Building on its goal of energy independence, the United States Navy recently undertook its “Green Fleet” biofuel tests. Late last year we wrote that the Navy made the largest government purchase of biofuels from Solazyme, with the intention of testing out the fuels’ in the near future. Last month saw the test come to fruition.
According to the US Department of Agriculture, last year’s purchase of 450,000 gallons of biofuel was combined with an additional 450,000 gallons of traditional fuel to create a 50/50 blend for the test. “The biofuel was purchased from Louisiana-based Dynamic Fuels LLC, Dynamic Fuels, LLC, a joint-venture of Tyson Foods, Inc., and Syntroleum Corporation, and algae, produced by Solazyme.” The Navy reports that “surface ships will be powered using 350,000 gallons of hydroprocessed renewable diesel (HRD-76) blended with an equal amount of marine diesel (F-76)” and “Navy aircraft will burn 100,000 gallons of hydroprocessed renewable jet fuel (HRJ-5) blended with aviation fuel (JP-5).” In addition to the biofuel, nuclear power is being employed by some of the ships in the demonstration.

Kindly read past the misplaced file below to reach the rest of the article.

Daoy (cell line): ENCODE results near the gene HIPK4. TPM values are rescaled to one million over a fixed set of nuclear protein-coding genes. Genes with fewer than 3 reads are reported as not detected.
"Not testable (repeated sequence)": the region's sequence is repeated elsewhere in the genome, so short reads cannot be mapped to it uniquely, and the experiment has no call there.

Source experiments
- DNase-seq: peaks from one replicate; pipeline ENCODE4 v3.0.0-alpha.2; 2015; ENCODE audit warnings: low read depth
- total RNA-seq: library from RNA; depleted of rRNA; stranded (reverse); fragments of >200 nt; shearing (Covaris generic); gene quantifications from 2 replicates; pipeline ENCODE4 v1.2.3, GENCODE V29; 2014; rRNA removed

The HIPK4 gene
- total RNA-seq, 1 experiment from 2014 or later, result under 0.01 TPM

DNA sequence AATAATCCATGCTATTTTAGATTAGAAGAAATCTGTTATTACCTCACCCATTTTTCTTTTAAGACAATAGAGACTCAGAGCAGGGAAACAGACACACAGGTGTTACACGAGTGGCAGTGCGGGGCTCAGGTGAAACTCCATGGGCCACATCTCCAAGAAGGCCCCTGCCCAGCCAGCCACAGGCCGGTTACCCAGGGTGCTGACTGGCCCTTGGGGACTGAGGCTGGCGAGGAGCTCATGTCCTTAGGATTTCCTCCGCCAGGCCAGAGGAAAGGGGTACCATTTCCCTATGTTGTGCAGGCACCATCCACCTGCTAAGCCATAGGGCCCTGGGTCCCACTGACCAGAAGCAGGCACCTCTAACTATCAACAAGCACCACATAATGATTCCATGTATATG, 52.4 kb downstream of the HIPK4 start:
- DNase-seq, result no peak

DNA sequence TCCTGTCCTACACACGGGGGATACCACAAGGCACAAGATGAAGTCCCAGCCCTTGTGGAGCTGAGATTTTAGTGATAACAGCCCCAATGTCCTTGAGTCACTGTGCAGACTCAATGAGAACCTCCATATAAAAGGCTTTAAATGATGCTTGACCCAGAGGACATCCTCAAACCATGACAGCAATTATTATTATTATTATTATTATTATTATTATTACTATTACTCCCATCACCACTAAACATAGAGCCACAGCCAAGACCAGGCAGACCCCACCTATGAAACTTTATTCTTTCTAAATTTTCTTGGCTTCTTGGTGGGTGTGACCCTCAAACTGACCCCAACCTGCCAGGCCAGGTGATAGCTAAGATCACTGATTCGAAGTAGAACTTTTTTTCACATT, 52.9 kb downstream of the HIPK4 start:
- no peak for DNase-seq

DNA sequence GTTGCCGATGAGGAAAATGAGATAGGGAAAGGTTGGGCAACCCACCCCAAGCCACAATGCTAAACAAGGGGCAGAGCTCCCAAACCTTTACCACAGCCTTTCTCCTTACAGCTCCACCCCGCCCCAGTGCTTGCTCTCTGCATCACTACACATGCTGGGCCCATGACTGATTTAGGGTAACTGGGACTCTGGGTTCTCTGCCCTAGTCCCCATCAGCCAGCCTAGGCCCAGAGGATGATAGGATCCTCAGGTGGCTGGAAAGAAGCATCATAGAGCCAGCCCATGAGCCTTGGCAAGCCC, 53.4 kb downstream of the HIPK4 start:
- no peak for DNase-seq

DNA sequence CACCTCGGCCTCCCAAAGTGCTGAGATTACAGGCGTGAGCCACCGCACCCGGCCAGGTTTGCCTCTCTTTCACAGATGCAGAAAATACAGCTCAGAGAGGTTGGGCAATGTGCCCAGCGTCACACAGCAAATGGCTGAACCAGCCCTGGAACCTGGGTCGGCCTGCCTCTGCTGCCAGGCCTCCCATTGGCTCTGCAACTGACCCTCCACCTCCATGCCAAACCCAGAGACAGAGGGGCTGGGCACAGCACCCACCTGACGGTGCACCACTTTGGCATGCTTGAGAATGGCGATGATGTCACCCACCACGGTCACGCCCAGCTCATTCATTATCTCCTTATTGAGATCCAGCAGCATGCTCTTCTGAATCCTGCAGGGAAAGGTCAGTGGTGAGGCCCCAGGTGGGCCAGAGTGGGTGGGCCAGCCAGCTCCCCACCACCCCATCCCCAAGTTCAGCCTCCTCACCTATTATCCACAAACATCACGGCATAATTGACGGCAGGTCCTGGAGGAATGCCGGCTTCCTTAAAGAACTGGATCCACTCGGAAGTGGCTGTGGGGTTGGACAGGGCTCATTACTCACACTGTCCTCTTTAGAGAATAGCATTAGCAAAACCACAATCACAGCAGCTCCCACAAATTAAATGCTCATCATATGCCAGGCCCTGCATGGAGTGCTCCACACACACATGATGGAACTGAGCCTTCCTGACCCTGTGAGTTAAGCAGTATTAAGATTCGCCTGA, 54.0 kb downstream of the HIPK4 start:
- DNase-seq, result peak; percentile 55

As part of a greater mission laid out in 2009, the Great Green Fleet exercise makes use of the following technologies:
- Solid State Lighting
- Gas Turbine On-Line Water Wash
- Shipboard Energy Dashboard
- Smart Voyage Planning Decision Aid
- Stern Flaps
Three years ago, Navy Secretary Ray Mabus laid out “five aggressive energy goals to reduce the Department of Navy’s (DON’s) consumption of energy, decrease its reliance on foreign sources of oil, and significantly increase its use of alternative energy.” Mabus saw dependence on foreign oil as a “ significant military vulnerability.” With news that American dependence on Saudi oil is on the rise, the Green Fleet demonstration may prove timely.